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Darwin Correspondence Project

From A. R. Wallace   7 August 1871

Holly House, Barking, E.

Aug. 7th. 1871

Dear Darwin

I send a few notes on Fritz Muller’s letter which I have read with much interest.1

1. Hesperidæ. I doubt this being a general fact. An immense group of hundreds of species, carry their wings expanded, & they comprise many gay-coloured but more dull species. The majority carry the wings erect, and many of these have the upper side (concealed in repose) very brilliant,—most however being dull.2

2. Preference of colour. The fact about Callidryas philea visiting red flowers is good,—but I should like much more extended observation before deciding that it was a preference for one colour over another that decided it,—except as being more conspicuous and therefore attractive, as a flower, at a greater distance.3

3. Commencement of Mimicry. I do not see the difficulty in Leptalis mimicking 3 widely different forms.4 It might be if we suppose Leptalis to have begun to vary from the original white-butterfly type, after the forms it mimics had acquired all their distinctness. But probably mimicry commenced at a very early stage of the existence of all these groups, when their characteristic styles of colouring had not been acquired,—when they were all simpler & more alike, & when different races of Leptalis might easily be modified so as to resemble them all. Variation & mimickry would thenceforth go on together.

4. Abundance of mimicking form, rarity of that mimicked.

Sta Catherina is near the Southern limit of the groups mentioned & conditions may easily be unfavourable there to a species very abundant in the place where the mimicry originated.5

5. Imperfect resemblance.

I do not think that the resemblance quoted between Eresia langsdorfii and Heliconia phyllis is too imperfect to serve as a protection.6 At a little distance on the wing I think it might be a good imitation, especially if the rufous patch were very bright when I have noticed the resemblance of that colour to red when seen against green or any other good contrasting colour. The exact tint of the colour is of less importance than the shape & size of the patch, & the general outline.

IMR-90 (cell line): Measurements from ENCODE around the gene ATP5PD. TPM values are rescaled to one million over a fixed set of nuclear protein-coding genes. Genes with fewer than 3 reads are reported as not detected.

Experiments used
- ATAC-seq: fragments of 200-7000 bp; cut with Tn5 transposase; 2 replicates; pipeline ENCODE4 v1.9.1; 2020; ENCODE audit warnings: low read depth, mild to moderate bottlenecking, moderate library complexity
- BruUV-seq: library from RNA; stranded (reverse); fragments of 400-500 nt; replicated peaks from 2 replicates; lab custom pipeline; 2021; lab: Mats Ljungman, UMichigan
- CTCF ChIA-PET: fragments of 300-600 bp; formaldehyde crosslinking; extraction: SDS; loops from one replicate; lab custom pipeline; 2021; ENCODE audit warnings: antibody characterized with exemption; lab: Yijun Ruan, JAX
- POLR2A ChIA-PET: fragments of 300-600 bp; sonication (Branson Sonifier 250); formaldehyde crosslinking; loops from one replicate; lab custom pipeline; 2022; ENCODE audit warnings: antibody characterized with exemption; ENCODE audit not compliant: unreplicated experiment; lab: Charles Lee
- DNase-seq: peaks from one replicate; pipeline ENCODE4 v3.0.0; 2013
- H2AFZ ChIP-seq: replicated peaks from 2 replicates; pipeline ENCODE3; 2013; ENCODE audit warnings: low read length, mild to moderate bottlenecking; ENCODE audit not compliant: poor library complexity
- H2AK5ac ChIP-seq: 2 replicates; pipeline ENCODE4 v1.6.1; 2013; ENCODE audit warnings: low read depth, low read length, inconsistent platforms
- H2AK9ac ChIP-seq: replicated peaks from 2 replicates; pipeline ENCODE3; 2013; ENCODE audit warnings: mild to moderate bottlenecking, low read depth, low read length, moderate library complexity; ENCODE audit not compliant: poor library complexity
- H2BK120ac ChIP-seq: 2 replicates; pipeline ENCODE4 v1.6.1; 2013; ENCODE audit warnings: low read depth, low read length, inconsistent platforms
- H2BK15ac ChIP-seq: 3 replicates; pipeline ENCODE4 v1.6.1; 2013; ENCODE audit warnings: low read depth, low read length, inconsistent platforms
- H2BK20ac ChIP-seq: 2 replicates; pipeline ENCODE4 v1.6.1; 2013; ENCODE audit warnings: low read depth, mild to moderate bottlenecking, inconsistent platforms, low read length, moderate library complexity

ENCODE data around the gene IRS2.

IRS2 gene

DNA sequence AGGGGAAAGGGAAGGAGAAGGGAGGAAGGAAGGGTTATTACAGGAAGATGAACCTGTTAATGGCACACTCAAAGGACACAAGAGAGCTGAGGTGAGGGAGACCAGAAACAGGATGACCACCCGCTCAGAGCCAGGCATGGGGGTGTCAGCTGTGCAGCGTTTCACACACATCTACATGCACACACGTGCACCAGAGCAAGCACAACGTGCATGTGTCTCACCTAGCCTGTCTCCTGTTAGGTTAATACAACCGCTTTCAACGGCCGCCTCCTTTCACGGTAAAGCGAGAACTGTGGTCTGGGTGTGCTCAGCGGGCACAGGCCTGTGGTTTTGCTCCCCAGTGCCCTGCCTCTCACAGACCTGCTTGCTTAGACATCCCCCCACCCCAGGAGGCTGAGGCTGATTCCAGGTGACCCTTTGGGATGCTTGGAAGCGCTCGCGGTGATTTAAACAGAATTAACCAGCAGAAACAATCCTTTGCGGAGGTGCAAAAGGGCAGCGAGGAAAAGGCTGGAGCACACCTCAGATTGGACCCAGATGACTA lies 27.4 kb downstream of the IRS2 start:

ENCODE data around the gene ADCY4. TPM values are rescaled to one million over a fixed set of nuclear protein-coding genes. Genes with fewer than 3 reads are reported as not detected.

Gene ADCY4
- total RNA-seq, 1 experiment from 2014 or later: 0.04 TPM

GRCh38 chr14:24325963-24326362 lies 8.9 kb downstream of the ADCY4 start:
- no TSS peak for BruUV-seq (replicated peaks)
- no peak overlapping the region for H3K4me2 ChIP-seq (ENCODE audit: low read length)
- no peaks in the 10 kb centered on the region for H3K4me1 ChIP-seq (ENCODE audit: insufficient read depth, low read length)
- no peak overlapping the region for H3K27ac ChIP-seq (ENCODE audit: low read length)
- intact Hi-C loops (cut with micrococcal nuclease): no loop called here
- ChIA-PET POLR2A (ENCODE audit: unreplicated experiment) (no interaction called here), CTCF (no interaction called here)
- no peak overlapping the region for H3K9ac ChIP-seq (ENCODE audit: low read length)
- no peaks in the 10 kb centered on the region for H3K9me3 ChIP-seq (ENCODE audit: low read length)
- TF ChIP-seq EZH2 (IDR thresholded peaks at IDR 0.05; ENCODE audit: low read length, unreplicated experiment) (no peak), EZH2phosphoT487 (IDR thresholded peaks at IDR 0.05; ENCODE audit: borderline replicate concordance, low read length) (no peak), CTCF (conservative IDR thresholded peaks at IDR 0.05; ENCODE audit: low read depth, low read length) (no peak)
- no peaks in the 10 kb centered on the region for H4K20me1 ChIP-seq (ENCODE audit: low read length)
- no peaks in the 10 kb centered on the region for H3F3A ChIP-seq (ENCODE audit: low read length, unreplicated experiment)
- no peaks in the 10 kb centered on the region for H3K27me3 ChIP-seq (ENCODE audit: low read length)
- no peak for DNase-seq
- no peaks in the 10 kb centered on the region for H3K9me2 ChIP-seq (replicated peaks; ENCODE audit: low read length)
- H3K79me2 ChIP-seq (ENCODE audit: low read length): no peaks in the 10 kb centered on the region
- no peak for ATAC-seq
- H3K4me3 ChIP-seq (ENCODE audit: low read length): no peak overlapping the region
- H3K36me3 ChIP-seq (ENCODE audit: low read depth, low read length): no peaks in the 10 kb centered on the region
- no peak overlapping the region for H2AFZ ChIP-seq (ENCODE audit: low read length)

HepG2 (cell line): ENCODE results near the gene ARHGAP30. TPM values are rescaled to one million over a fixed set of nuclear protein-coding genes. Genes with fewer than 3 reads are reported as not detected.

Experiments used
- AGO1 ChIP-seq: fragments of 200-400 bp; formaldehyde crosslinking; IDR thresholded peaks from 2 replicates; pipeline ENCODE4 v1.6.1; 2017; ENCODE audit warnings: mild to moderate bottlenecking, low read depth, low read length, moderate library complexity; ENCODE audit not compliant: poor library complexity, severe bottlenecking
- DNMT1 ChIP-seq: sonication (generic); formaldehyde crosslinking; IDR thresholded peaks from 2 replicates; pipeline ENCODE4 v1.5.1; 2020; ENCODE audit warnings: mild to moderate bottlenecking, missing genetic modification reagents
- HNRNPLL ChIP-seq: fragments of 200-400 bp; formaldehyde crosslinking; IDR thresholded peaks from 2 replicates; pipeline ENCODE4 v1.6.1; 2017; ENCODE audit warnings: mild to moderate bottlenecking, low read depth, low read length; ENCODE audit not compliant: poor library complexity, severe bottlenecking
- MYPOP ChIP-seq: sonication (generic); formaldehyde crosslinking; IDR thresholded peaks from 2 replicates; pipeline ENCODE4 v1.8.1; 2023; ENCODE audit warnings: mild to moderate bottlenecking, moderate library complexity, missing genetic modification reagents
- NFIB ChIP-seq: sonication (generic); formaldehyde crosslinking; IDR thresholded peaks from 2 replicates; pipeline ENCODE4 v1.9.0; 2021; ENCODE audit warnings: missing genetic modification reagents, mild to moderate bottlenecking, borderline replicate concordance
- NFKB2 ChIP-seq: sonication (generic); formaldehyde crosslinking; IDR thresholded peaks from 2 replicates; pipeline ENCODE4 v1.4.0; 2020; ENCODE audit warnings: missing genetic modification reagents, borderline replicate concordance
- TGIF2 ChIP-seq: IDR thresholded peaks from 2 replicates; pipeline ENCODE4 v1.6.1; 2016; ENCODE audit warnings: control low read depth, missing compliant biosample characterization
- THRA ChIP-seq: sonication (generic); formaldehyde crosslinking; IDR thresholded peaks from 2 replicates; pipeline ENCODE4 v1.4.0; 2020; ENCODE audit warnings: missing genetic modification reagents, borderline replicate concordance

The band or oblique stripe of white is such a common character in widely different groups of butterflies that I cannot look upon it as mimetic, though under favourable circumstances its presence may aid in the production of mimicry.

6. Male attracted by mimicking female.

This would be very important if truly interpreted,—but butterflies so continually follow & flutter around other species for a few moments, that the value of the observation is very much weakened.

7. The idea of sexual selection leading to a copy of other more brilliant species, is to my notion a “very wild” supposition.7 “Nature” would certainly be glad of the letter.8

Yours very truly | Alfred R. Wallace

C. Darwin Esq.

Footnotes

Müller lived in Santa Catarina province (now state), Brazil.
CD had suggested that the letter from Fritz Müller, 14 June [1871], should be published (letter to A. R. Wallace, 1 August [1871]). There is no evidence that CD submitted it for publication to Nature.

Summary

Sends notes on Fritz Müller’s letter.

Letter details

Letter no.
DCP-LETT-7899
From
Alfred Russel Wallace
To
Charles Robert Darwin
Sent from
Barking
Source of text
DAR 89: 85–6
Physical description
4pp, 2 CD notes

Please cite as

Darwin Correspondence Project, “Letter no. 7899,” accessed on 19 February 2020, https://www.darwinproject.ac.uk/letter/DCP-LETT-7899.xml

Also published in The Correspondence of Charles Darwin, vol. 19

letter